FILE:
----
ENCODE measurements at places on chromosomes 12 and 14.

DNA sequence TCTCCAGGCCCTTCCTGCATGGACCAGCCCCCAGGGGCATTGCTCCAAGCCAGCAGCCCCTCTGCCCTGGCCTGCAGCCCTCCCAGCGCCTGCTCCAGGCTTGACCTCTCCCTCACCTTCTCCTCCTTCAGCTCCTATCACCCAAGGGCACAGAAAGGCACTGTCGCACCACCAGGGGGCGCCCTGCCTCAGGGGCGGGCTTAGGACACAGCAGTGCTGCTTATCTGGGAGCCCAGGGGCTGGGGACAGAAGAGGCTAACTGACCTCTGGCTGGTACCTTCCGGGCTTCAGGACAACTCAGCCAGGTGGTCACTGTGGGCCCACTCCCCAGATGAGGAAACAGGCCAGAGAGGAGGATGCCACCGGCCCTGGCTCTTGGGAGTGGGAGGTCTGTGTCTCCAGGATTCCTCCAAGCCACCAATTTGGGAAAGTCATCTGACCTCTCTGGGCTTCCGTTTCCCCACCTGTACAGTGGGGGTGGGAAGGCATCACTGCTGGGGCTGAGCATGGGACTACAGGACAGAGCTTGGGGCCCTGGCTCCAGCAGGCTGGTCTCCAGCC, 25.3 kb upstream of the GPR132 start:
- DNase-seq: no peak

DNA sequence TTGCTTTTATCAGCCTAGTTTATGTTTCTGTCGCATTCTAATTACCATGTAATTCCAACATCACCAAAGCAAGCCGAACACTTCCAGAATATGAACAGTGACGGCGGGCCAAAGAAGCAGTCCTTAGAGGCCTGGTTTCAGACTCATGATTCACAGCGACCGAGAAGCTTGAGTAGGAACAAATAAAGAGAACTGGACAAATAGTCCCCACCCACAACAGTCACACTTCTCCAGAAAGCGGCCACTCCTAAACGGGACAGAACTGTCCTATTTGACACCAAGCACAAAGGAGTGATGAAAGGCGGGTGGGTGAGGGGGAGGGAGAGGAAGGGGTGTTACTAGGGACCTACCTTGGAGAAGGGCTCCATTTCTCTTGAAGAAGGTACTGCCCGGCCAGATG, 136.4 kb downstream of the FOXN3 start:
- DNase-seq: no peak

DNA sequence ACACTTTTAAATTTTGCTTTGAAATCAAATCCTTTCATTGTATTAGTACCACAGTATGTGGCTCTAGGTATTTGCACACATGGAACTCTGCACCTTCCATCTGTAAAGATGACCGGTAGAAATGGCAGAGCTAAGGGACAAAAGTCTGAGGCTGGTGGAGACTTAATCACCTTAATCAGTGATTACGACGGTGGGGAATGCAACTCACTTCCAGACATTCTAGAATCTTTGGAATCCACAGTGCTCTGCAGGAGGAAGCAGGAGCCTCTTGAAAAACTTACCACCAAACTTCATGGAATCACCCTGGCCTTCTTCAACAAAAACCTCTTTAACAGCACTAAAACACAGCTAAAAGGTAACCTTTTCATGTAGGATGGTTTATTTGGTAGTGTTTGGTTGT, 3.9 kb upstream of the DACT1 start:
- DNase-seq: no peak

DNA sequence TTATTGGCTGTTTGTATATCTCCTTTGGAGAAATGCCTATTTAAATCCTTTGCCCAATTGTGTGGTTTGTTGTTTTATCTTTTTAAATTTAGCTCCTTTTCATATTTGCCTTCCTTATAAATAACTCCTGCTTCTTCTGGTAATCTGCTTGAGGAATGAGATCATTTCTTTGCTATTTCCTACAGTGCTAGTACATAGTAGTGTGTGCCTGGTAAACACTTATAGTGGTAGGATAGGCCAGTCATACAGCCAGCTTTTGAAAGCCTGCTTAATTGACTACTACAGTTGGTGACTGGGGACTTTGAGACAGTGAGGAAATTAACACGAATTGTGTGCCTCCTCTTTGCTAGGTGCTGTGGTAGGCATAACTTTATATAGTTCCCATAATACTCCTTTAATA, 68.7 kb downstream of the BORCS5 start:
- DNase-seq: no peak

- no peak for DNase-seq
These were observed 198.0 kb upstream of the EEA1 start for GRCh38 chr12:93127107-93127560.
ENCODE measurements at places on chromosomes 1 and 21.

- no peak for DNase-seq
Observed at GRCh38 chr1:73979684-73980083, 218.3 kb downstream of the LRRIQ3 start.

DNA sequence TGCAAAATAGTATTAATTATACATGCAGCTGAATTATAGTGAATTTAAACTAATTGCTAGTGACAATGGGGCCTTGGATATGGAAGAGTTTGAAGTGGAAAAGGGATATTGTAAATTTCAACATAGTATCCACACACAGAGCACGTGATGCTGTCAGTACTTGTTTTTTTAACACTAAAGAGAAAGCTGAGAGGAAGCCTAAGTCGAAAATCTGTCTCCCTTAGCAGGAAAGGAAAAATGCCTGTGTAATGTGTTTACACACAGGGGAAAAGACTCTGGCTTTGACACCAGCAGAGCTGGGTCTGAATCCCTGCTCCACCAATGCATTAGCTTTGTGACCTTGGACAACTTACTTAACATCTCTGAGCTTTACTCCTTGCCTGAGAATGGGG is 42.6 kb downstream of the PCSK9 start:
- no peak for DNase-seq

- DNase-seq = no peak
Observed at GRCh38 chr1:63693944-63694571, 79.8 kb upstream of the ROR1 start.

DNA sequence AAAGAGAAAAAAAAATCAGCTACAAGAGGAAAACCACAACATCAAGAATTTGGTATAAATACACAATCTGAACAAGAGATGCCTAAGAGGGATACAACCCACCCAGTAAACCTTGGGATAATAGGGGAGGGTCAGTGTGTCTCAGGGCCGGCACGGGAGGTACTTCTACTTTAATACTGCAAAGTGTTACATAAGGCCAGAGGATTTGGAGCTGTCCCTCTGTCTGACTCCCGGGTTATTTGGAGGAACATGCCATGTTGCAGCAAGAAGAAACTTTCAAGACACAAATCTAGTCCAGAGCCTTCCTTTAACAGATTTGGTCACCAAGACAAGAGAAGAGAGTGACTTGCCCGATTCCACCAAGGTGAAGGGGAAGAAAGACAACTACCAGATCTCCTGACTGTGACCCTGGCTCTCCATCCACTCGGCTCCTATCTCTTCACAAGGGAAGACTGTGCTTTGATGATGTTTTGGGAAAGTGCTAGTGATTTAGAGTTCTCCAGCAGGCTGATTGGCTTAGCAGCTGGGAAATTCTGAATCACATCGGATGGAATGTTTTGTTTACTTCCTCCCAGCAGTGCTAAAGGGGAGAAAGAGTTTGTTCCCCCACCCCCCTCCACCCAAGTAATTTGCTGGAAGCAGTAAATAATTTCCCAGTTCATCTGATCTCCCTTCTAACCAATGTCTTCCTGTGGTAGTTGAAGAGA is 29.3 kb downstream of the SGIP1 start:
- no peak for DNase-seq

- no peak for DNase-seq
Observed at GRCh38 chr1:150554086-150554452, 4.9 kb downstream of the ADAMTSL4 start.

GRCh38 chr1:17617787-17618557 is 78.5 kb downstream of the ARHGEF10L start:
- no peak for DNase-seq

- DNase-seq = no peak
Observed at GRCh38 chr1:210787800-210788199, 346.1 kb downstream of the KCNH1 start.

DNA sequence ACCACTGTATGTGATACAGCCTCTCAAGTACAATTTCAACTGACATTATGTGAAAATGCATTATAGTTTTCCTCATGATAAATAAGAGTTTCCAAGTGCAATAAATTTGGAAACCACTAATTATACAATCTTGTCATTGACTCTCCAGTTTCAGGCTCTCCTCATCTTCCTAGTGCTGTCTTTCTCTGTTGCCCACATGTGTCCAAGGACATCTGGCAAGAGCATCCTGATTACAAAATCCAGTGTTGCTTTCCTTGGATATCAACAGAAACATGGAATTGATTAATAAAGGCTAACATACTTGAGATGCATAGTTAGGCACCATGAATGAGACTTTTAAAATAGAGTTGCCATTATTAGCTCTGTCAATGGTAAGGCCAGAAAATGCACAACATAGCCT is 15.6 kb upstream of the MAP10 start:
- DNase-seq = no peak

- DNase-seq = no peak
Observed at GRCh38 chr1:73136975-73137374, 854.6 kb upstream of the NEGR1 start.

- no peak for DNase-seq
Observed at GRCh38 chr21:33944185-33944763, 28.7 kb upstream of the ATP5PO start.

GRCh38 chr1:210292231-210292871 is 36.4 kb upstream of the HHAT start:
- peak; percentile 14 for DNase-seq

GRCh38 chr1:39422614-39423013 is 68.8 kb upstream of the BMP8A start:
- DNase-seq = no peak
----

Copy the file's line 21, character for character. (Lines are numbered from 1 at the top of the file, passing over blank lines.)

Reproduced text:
- no peak for DNase-seq